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Revalution

By sclub789 Oct 15, 2012 1151 Words
Report on Media Representations of Arabs and Muslims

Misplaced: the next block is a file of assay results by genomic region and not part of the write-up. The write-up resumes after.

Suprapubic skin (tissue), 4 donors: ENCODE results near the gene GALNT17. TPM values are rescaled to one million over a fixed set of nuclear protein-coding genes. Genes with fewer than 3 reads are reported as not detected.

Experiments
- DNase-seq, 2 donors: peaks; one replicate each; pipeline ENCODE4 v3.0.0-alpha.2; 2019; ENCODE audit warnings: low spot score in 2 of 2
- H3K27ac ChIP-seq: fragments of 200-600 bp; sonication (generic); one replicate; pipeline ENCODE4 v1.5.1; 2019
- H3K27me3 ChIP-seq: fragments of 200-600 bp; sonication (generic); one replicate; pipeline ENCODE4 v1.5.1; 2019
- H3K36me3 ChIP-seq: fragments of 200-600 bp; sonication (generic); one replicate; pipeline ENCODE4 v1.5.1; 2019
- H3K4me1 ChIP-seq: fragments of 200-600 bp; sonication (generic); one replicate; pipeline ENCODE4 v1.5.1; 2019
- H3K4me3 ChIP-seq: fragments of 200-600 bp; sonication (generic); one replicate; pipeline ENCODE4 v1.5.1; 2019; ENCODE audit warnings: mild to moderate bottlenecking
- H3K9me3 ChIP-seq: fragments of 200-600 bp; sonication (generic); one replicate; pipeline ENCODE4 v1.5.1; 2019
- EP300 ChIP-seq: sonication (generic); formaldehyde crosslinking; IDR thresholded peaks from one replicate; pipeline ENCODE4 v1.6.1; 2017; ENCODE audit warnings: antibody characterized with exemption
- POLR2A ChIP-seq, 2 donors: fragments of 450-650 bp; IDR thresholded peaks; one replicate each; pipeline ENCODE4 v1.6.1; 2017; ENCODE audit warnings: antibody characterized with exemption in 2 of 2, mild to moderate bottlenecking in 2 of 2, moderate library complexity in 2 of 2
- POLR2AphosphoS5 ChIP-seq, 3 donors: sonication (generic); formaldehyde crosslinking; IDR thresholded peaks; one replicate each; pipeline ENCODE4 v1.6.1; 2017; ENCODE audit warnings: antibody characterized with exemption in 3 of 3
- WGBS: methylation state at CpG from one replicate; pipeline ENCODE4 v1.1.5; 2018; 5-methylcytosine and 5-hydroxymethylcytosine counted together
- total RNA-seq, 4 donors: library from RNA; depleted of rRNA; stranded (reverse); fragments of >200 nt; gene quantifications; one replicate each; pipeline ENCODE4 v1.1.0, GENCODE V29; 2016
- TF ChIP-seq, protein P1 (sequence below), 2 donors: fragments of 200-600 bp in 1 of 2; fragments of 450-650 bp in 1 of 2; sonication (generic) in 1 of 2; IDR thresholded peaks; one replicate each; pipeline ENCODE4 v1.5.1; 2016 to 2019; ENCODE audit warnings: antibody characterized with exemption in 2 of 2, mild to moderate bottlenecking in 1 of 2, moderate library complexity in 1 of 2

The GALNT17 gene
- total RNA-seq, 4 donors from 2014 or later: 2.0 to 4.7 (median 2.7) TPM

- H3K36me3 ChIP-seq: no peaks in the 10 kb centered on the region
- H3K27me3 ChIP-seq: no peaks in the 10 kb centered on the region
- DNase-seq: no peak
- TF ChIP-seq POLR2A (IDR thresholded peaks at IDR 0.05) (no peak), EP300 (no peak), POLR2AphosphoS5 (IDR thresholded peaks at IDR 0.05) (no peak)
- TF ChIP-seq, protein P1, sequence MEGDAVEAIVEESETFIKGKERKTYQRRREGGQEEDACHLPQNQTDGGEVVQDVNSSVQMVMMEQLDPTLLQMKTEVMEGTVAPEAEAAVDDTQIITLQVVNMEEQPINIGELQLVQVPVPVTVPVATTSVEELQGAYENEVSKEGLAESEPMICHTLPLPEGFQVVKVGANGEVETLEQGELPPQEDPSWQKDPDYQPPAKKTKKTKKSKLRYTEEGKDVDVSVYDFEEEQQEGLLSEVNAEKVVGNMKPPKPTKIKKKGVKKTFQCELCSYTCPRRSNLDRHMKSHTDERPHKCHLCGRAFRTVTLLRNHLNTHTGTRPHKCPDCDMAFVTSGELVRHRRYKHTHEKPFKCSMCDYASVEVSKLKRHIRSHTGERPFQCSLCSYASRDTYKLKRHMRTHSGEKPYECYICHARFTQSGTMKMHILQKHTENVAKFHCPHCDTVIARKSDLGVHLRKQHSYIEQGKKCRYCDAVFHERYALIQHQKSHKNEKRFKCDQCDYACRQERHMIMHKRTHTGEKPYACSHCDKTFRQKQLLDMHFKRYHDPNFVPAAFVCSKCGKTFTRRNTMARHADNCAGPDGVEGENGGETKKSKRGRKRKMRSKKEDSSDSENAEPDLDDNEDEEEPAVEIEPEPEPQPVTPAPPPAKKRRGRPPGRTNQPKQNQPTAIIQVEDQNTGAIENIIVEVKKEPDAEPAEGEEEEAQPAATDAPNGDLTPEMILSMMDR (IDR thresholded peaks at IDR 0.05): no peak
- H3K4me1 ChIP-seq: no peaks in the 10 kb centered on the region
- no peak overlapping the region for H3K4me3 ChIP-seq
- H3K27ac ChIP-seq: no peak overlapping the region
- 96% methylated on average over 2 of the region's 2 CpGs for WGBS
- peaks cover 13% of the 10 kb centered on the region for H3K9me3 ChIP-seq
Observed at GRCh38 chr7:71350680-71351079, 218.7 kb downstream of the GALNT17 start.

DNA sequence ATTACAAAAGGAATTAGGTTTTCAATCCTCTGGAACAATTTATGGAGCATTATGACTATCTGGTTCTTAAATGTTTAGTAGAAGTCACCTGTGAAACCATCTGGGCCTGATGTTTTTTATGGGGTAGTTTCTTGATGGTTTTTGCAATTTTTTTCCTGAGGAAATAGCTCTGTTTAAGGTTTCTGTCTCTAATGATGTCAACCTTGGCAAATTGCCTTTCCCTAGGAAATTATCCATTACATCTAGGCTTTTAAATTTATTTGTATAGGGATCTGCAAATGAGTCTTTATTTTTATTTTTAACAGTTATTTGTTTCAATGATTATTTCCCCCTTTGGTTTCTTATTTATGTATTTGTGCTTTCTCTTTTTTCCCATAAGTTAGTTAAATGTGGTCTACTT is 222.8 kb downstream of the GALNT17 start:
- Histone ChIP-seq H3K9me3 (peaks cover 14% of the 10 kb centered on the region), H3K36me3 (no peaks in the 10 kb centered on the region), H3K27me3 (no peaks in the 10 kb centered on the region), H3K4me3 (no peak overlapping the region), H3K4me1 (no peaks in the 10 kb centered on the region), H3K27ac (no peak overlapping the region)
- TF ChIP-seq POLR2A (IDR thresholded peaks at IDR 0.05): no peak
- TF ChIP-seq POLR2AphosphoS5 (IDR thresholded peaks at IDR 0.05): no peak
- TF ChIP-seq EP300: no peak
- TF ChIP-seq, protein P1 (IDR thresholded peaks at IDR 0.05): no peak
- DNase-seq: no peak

By:Lamia Tabina
RELI2310A
Instructor: Dr. Matthew A. MacDonald